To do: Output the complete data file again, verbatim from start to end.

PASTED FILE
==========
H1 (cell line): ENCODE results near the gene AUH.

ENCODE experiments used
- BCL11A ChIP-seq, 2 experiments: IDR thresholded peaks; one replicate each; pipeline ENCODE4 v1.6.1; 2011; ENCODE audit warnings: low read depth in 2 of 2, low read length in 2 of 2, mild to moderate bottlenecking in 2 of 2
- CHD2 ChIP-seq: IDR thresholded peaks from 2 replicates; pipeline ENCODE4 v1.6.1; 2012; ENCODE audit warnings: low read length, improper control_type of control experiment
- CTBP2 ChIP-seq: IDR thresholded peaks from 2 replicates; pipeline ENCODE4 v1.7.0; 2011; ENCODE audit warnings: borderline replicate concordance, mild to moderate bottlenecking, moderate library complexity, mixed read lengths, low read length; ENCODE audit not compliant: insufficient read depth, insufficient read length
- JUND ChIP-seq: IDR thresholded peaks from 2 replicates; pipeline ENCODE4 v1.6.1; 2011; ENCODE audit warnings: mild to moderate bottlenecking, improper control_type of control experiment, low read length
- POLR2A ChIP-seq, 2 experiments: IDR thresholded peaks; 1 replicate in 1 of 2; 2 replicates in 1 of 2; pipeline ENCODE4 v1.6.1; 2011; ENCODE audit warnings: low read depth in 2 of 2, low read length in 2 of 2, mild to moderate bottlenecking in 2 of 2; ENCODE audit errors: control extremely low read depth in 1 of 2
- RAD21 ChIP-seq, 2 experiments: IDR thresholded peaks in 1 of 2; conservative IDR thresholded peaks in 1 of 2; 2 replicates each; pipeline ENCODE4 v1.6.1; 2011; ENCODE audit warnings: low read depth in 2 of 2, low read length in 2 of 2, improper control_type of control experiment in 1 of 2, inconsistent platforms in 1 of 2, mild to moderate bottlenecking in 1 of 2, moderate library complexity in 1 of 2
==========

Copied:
H1 (cell line): ENCODE results near the gene AUH.

ENCODE experiments used
- BCL11A ChIP-seq, 2 experiments: IDR thresholded peaks; one replicate each; pipeline ENCODE4 v1.6.1; 2011; ENCODE audit warnings: low read depth in 2 of 2, low read length in 2 of 2, mild to moderate bottlenecking in 2 of 2
- CHD2 ChIP-seq: IDR thresholded peaks from 2 replicates; pipeline ENCODE4 v1.6.1; 2012; ENCODE audit warnings: low read length, improper control_type of control experiment
- CTBP2 ChIP-seq: IDR thresholded peaks from 2 replicates; pipeline ENCODE4 v1.7.0; 2011; ENCODE audit warnings: borderline replicate concordance, mild to moderate bottlenecking, moderate library complexity, mixed read lengths, low read length; ENCODE audit not compliant: insufficient read depth, insufficient read length
- JUND ChIP-seq: IDR thresholded peaks from 2 replicates; pipeline ENCODE4 v1.6.1; 2011; ENCODE audit warnings: mild to moderate bottlenecking, improper control_type of control experiment, low read length
- POLR2A ChIP-seq, 2 experiments: IDR thresholded peaks; 1 replicate in 1 of 2; 2 replicates in 1 of 2; pipeline ENCODE4 v1.6.1; 2011; ENCODE audit warnings: low read depth in 2 of 2, low read length in 2 of 2, mild to moderate bottlenecking in 2 of 2; ENCODE audit errors: control extremely low read depth in 1 of 2
- RAD21 ChIP-seq, 2 experiments: IDR thresholded peaks in 1 of 2; conservative IDR thresholded peaks in 1 of 2; 2 replicates each; pipeline ENCODE4 v1.6.1; 2011; ENCODE audit warnings: low read depth in 2 of 2, low read length in 2 of 2, improper control_type of control experiment in 1 of 2, inconsistent platforms in 1 of 2, mild to moderate bottlenecking in 1 of 2, moderate library complexity in 1 of 2